Are margin traders more savvy?

August 19, 2018

Before I begin this week’s column, let me thank each reader who sent me an email or participated in last week’s survey. I had asked for your help in understanding your needs as a reader of this column. I’ll keep the survey open for another week to enable you to participate if you did not have a chance to do so last week. Link to it here: https://www.juliejason.com/survey. I’ll share the results with you next week. I look forward to your feedback.

When the topic of financial literacy comes up, it’s usually about the average person who is not an avid trader. It’s always interesting to learn about the know-how of more expert investors, such as those who trade on margin.

Instead of paying in full, margin purchasers enter into an agreement with the brokerage firm to borrow money to pay (partially) for securities purchases.

The purpose of margin is to give the customer more buying power. Like everything else that uses leverage, the potential for loss is magnified.

So, someone who engages in margin trading must be a more informed investor, right? In a recent study, margin account investors were given a chance to test their knowledge. Try your hand at this question, one of 10 intended to measure an investor’s understanding of margin trading:

“You invest $500 to buy $1,000 worth of stock on margin. The value of the stock drops by 50 percent. You sell it. Approximately how much of your original $500 investment are you left with in the end?”

Which is the right answer? (1) $500, (2) $250, (3) $0, (4) Don’t know, and (5) Prefer not to say.

Now, here is what’s interesting: Only 15 percent of margin traders answered this question correctly (the correct answer is (3)). People who did not have margin accounts (non-margin traders) did better (31 percent answered correctly).

Looking more closely at the responses, only a few answered (4) or (5). Eighty-one percent of margin traders incorrectly responded either (1) or (2), compared with 49 percent of non-margin traders.

Here’s more: The study also found that margin traders exhibited “lower levels of overall investor literacy.”

Margin traders scored 41 percent accuracy on the 10-question financial literacy quiz. How did the non-margin traders do? A little better: 50 percent.

Margin traders may be a bit too confident in their knowledge, the authors of the study conclude: “Overconfidence in investment knowledge appears to be a key element in explaining why lower-literacy traders gravitate toward margin.”

To read about the 2018 study, “The Financial Illiteracy and Overconfidence of Margin Traders,” go to https://tinyurl.com/yby637tz.

Before I leave the subject, let me give you an example of how margin works, quoting from a report from FINRA, the Financial Industry Regulatory Authority:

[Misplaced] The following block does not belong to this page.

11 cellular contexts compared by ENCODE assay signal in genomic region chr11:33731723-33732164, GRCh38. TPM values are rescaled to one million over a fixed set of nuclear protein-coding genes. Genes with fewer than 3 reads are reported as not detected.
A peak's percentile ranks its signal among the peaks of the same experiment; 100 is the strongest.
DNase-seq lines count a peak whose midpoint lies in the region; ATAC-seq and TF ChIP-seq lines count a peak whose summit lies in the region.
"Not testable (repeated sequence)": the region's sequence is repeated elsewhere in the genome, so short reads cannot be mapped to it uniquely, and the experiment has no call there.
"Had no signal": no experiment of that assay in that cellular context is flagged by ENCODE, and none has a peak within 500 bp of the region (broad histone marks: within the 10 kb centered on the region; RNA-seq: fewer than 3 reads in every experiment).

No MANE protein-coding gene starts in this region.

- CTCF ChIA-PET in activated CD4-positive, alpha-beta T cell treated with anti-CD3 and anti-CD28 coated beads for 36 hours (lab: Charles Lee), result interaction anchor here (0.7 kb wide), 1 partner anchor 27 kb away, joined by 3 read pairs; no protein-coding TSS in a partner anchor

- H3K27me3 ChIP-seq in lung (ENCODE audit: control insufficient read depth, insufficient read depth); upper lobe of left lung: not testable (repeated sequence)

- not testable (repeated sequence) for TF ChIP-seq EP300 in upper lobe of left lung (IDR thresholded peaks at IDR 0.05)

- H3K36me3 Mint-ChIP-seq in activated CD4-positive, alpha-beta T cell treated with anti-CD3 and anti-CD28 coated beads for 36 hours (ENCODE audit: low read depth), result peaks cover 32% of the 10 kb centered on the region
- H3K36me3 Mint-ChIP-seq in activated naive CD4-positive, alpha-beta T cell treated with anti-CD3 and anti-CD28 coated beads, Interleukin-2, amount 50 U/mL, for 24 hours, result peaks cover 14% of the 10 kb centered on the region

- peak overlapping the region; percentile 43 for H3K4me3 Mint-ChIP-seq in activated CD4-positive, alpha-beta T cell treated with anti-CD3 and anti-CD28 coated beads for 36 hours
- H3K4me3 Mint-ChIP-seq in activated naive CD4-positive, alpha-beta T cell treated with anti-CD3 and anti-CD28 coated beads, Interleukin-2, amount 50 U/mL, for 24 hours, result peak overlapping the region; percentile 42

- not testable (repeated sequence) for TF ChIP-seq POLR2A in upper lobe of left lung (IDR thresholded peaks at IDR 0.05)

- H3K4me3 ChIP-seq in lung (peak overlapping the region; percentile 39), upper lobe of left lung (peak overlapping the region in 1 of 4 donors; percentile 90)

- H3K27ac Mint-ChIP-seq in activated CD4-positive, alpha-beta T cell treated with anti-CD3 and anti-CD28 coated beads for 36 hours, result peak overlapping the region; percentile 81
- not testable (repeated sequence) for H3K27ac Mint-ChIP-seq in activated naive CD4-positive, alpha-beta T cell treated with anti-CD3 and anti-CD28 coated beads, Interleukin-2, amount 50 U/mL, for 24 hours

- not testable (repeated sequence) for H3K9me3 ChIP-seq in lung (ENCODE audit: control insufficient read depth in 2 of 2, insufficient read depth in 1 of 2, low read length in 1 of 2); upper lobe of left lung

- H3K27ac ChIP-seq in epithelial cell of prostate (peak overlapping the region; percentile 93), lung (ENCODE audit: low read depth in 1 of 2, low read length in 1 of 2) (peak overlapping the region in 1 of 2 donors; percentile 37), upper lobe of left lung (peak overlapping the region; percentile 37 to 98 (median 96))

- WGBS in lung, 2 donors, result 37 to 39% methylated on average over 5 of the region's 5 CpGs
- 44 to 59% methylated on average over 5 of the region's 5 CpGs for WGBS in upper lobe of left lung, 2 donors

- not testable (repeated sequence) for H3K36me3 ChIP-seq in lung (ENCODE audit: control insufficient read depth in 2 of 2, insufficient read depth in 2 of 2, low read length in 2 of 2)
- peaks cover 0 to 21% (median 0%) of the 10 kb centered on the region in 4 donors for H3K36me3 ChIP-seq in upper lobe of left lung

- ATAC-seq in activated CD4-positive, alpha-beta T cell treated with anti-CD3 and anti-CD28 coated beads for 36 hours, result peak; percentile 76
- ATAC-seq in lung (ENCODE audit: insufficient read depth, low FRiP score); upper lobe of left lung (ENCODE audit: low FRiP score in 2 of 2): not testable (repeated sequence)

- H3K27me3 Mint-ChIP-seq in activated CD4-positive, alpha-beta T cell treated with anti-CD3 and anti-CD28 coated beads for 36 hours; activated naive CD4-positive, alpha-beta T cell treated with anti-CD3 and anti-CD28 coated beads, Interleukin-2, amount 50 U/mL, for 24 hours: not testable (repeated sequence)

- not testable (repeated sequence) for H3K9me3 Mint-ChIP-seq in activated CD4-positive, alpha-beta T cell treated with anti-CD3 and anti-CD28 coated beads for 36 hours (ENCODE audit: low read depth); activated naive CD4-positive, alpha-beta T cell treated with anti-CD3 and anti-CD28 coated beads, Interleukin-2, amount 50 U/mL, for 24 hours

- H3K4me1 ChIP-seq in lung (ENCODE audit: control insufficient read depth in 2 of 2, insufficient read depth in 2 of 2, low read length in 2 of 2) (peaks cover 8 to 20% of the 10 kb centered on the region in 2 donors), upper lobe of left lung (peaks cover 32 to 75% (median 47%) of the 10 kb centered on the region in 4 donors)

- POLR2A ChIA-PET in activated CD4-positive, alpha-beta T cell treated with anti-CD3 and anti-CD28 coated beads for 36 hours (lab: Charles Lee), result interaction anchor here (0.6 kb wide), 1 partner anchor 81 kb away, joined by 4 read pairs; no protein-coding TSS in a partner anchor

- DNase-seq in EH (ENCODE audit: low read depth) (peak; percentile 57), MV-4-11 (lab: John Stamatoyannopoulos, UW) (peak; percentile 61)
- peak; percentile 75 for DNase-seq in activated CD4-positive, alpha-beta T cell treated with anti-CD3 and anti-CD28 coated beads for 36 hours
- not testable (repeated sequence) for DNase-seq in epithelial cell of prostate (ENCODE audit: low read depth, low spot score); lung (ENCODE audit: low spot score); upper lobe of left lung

“[I]f a customer buys $100,000 of securities on Day 1 ... [the customer] deposit[s] margin of 50 percent or $50,000 in payment for the securities ... Assume that on Day 2 the market value of the securities falls to $60,000. Under this scenario, the customer’s margin loan from the firm would remain at $50,000, and the customer’s account equity would fall to $10,000 ($60,000 market value less $50,000 loan amount).”

Due to “minimum maintenance margin requirements,” the customer will need to add $5,000 to his account. The required equity is $15,000 ($60,000 market value times 25 percent). “Since the required equity is $15,000, the customer would receive a maintenance margin call for $5,000 ($15,000 less existing equity of $10,000). Because of the way the margin rules operate, if the firm liquidated securities in the account to meet the maintenance margin call, it would need to liquidate $20,000 of securities.”

I think it’s pretty clear that someone who wants to trade on margin needs to be informed. A good place to start is FINRA’s report, “Purchasing on Margin, Risks Involved with Trading in a Margin Account,” at https://tinyurl.com/y7glwlph.

If you know anyone who would like to read this column in his or her local newspaper, please refer them to King Features Syndicate (see https://tinyurl.com/hbpamd9).

Julie Jason, JD, LLM, a personal money manager (Jackson, Grant of Stamford, Conn.) and author, welcomes your questions/comments (readers@juliejason.com). Her awards include the 2018 Clarion Award, symbolizing excellence in clear, concise communications. Her latest book, a curated collection of Julie’s columns, is “Retire Securely: Insights on Money Management From an Award-Winning Financial Columnist.” To hear Julie speak, visit www.juliejason.com/events.

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